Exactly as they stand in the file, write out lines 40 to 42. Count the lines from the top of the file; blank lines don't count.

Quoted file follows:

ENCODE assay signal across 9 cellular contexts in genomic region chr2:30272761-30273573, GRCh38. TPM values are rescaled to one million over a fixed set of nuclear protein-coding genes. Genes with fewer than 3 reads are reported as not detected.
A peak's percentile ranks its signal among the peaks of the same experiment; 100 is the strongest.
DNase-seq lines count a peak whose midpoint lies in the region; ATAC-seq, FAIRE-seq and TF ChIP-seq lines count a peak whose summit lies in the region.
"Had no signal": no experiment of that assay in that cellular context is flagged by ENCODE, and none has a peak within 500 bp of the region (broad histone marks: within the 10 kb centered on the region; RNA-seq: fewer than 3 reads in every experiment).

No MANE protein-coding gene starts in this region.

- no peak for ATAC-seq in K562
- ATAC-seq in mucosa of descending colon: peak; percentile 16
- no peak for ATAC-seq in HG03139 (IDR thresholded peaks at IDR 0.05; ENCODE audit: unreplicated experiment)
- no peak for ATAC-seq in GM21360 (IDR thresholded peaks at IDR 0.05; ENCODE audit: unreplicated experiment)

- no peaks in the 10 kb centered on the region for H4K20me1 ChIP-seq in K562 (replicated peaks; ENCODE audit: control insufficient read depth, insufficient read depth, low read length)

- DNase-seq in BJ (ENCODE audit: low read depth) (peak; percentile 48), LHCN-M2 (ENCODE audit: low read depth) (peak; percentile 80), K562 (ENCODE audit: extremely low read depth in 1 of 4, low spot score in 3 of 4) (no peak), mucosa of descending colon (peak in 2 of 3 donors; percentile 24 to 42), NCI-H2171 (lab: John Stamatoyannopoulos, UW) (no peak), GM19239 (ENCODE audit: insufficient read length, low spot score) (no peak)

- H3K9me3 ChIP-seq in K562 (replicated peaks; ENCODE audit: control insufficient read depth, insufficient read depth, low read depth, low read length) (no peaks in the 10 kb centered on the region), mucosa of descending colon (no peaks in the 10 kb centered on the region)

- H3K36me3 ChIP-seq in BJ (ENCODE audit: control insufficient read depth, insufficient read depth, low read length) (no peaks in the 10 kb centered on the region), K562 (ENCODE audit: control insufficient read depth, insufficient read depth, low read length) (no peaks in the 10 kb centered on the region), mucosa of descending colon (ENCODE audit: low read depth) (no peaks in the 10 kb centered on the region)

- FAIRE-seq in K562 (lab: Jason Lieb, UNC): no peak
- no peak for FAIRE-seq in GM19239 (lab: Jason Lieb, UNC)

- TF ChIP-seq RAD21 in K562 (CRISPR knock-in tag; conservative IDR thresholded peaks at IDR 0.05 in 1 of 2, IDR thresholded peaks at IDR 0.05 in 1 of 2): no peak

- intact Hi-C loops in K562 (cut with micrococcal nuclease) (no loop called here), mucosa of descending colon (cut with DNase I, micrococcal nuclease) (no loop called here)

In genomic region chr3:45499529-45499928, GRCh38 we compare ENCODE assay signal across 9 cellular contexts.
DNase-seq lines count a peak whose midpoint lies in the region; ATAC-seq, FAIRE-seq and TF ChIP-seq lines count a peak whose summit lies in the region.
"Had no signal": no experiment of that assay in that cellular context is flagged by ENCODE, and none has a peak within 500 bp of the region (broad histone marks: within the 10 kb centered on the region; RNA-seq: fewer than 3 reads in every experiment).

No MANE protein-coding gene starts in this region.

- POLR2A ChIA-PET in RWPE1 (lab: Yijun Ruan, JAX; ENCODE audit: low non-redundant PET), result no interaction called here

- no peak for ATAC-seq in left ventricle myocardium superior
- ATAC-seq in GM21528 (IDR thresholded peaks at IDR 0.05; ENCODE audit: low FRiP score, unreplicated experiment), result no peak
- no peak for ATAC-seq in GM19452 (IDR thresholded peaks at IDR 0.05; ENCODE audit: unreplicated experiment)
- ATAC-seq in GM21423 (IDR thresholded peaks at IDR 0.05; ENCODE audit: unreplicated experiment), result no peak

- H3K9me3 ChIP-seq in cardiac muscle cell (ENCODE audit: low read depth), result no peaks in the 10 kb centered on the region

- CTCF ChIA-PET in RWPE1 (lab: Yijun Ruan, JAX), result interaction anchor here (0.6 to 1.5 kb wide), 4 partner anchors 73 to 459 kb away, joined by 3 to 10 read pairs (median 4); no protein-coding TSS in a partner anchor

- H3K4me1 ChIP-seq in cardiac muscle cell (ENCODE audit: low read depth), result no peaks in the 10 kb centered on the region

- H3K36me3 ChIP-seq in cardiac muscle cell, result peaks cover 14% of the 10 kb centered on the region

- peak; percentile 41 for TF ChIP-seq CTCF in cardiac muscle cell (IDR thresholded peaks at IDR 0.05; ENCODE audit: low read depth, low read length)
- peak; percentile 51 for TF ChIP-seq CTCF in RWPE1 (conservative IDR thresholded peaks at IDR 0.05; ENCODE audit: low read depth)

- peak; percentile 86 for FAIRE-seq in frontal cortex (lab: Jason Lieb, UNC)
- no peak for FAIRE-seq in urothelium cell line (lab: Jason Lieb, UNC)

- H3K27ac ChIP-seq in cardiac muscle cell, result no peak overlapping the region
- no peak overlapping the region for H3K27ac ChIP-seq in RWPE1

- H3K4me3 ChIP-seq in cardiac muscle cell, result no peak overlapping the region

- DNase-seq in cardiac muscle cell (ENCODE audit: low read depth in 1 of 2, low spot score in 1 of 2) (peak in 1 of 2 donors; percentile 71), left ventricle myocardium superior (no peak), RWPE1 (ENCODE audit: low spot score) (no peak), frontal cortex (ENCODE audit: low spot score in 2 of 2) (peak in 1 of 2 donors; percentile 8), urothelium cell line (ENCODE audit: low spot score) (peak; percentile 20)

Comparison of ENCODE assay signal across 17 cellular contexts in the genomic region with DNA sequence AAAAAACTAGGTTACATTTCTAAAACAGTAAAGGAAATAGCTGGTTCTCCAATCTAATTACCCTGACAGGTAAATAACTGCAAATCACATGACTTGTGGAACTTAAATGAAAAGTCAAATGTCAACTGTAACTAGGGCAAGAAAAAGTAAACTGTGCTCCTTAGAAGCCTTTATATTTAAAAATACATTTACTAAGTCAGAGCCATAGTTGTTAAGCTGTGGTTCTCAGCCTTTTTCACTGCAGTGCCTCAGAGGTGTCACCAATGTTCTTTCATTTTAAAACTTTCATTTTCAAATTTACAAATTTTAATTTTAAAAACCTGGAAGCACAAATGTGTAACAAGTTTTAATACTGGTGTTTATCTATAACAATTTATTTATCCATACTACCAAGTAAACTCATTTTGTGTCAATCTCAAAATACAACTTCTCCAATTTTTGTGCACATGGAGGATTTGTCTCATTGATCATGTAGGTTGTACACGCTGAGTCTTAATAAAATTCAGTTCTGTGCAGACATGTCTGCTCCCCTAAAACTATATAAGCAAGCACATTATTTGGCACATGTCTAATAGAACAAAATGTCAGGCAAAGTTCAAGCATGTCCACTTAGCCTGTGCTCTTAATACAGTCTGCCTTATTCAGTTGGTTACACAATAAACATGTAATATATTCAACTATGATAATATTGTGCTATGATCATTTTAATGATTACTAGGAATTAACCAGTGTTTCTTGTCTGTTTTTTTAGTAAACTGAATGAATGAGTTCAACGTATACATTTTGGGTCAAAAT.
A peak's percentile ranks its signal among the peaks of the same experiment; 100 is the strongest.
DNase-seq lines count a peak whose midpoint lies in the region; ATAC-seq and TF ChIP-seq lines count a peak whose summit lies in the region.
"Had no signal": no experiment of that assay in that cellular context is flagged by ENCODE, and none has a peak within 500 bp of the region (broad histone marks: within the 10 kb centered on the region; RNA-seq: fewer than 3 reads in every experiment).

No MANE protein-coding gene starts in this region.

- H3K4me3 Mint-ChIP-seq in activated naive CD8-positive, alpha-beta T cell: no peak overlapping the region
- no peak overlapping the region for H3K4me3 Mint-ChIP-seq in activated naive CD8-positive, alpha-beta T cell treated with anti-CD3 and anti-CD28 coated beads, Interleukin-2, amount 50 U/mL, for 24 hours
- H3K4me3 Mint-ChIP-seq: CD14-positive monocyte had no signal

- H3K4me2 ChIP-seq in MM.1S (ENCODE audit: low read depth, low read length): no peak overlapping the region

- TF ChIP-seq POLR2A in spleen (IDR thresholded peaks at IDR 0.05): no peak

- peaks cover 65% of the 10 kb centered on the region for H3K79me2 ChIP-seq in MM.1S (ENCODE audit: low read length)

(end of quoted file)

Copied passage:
A peak's percentile ranks its signal among the peaks of the same experiment; 100 is the strongest.
DNase-seq lines count a peak whose midpoint lies in the region; ATAC-seq and TF ChIP-seq lines count a peak whose summit lies in the region.
"Had no signal": no experiment of that assay in that cellular context is flagged by ENCODE, and none has a peak within 500 bp of the region (broad histone marks: within the 10 kb centered on the region; RNA-seq: fewer than 3 reads in every experiment).